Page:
Japanese ‘Skull Reaper’ banned from city council duty over wrestling mask
Campaigning on educational reform and improved social welfare facilities, the 44-year-old won only 2,828 votes, but that was enough for him to get a seat on the city council. He says people elected him as Skull Reaper and he wanted to do his part for the city as this persona.
But before his first council meeting, other councilors said it was inappropriate for a member of the assembly to conceal his identity by wearing a mask. They referred to a rule of the council stating that “hats, capes and the like” are not allowed in the chamber.
Skull Reaper A-ji refused the request, and instead pointed to the fact that he has done a lot of charitable work for the community in the last decade, including visiting institutions for people with physical disabilities.
“People find it easy to come up and talk to me because I have a mask on,” he told the Nishinippon Shimbun, a Japanese daily.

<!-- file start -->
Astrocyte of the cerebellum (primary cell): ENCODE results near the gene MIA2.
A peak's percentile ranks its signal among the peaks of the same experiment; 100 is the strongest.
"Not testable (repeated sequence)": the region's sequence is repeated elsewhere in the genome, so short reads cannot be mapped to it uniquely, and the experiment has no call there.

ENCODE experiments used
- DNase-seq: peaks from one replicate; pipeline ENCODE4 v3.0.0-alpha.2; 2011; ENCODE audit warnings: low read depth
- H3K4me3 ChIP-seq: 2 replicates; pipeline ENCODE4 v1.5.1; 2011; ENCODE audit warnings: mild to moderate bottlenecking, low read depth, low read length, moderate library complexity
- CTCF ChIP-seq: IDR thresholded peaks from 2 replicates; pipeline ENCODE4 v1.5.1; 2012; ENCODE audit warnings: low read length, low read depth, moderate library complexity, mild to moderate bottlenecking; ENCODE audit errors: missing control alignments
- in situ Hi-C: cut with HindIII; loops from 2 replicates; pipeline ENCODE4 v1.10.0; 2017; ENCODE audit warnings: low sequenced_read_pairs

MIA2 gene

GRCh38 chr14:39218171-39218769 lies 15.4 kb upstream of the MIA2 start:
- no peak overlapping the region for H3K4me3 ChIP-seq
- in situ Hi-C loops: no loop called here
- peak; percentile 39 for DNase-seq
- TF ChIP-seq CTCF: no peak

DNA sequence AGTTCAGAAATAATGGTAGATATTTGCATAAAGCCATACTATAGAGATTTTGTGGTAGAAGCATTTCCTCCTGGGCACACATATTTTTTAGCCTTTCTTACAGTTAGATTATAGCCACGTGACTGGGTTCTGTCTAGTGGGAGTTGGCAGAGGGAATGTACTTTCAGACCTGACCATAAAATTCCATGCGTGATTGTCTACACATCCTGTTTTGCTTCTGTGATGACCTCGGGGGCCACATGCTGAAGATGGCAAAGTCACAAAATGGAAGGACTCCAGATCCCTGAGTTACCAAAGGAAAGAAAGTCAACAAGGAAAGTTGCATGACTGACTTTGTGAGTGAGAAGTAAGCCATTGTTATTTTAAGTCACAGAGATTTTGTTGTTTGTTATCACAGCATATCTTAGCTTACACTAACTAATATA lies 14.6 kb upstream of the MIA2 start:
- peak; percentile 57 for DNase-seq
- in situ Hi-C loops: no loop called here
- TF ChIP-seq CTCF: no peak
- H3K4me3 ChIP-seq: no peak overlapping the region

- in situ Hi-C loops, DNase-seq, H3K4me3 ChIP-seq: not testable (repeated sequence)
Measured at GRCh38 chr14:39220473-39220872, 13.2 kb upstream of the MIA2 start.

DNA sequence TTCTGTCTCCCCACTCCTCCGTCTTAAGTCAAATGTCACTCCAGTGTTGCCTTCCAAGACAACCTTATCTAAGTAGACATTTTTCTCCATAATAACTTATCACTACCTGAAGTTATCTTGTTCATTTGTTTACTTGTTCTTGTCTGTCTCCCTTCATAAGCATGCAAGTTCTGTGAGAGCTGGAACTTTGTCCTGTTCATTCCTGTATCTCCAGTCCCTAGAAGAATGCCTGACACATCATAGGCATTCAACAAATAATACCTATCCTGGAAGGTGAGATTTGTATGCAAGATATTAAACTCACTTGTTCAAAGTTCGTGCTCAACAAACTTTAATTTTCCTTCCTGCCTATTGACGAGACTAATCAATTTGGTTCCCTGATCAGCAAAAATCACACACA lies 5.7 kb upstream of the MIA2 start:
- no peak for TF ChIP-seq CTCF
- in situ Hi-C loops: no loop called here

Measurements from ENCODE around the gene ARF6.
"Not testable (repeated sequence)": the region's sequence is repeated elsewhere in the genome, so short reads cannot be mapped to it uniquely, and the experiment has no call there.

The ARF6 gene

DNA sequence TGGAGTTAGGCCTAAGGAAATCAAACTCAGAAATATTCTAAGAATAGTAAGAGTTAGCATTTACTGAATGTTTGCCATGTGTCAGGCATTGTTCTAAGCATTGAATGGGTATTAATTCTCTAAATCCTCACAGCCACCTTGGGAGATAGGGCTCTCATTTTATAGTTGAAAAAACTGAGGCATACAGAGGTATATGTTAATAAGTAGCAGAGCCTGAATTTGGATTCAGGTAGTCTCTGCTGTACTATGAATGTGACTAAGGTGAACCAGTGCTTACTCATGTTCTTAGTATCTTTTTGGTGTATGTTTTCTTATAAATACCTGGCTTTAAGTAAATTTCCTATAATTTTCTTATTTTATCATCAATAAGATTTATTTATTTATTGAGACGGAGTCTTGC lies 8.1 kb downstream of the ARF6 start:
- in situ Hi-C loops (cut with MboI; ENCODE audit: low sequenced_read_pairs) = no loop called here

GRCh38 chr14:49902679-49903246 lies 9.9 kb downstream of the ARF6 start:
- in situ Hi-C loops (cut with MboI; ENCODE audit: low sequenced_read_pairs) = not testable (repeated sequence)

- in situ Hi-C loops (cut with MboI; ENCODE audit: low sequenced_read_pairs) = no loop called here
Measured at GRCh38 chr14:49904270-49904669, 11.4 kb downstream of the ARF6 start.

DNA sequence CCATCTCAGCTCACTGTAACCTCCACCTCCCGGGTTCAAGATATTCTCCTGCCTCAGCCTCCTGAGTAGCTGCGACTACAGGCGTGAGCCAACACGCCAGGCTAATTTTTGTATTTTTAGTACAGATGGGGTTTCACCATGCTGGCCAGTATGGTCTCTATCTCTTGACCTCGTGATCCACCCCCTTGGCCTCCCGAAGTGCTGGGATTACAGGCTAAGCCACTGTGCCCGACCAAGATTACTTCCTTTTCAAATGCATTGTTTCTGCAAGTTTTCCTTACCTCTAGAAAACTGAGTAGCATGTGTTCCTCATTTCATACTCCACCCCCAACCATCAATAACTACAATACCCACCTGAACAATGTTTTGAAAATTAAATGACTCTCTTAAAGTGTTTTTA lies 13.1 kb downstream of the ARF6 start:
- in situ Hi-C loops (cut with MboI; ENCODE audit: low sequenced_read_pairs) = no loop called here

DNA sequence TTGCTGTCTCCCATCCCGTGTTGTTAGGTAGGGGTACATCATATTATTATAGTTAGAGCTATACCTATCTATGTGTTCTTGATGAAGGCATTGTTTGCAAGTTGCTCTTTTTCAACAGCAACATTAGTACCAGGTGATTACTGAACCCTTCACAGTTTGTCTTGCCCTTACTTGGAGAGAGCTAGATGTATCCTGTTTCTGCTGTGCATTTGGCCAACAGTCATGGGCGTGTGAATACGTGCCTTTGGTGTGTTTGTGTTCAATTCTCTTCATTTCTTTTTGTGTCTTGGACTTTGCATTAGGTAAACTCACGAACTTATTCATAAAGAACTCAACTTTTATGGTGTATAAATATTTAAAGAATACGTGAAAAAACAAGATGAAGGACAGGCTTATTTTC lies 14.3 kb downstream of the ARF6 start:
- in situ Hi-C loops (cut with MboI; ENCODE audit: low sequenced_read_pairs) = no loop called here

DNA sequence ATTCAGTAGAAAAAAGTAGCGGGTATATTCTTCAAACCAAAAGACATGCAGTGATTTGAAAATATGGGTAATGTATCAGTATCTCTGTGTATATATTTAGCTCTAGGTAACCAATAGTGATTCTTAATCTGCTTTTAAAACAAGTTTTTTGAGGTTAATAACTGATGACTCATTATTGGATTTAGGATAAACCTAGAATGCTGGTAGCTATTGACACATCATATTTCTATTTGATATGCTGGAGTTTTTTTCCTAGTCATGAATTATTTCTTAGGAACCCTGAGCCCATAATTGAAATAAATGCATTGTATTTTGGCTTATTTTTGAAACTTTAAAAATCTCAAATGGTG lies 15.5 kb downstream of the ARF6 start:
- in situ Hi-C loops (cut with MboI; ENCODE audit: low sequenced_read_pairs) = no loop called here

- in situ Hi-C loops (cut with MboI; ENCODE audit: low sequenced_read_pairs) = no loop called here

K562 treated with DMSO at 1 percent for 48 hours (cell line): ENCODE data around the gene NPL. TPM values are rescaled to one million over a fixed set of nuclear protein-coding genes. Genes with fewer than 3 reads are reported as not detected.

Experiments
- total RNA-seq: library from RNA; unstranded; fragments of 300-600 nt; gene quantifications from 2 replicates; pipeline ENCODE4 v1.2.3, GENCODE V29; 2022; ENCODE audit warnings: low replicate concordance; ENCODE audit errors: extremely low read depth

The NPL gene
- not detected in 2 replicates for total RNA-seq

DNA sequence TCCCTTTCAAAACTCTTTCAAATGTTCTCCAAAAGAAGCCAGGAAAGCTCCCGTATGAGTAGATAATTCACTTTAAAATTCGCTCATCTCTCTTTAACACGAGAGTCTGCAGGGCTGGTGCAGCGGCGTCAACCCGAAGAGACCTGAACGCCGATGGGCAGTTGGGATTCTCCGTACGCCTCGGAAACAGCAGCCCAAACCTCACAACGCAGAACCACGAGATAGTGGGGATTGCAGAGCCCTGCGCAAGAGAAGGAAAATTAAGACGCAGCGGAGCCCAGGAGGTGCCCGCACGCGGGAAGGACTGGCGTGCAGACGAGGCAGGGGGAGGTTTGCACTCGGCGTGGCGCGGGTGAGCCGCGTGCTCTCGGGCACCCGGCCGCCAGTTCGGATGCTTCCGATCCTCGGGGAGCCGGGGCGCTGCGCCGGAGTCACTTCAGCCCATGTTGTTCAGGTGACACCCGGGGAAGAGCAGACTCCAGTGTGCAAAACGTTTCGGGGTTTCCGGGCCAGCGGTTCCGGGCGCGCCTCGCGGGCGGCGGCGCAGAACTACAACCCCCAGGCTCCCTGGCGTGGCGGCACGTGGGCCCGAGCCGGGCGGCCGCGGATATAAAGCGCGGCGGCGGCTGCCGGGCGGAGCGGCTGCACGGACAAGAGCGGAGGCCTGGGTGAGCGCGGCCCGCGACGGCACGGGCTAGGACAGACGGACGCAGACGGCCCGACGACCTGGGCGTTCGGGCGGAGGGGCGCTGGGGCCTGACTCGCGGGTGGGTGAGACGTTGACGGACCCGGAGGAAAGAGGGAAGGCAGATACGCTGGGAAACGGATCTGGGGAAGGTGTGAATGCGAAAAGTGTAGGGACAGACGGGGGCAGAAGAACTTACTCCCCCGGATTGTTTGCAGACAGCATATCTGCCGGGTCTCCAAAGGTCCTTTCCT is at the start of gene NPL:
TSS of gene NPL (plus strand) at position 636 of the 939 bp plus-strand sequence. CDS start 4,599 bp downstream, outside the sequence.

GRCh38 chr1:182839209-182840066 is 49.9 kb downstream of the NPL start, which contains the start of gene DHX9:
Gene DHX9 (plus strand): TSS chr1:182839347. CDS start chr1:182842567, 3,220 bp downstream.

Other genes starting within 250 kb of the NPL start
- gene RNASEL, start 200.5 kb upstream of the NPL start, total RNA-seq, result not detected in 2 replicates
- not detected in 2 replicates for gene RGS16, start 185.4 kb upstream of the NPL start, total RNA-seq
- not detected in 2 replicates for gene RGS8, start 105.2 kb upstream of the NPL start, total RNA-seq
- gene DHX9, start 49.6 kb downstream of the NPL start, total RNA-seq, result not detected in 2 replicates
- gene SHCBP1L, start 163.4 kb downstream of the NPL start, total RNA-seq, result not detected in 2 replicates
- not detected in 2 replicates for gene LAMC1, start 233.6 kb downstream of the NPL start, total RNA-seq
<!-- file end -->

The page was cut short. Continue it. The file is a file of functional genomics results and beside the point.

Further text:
“My mask is my uniform, I even wear it to weddings, so I will
not remove it,” he added.
“If I take my mask off, I’m an entirely different person. I will not take it off,” he told the newspaper Nikkan Sports after he was told of the decision.
But all parties in the council agreed that Skull Reaper A-ji could use his ring name, as it was the name he used to be voted into office.
Other politicians in Japan who wear masks have been elected at local level, including a councilor with the nickname Super Delfin in Osaka and a former professional wrestler who was elected to represent the Iwate Prefecture in the north of Japan in 2003.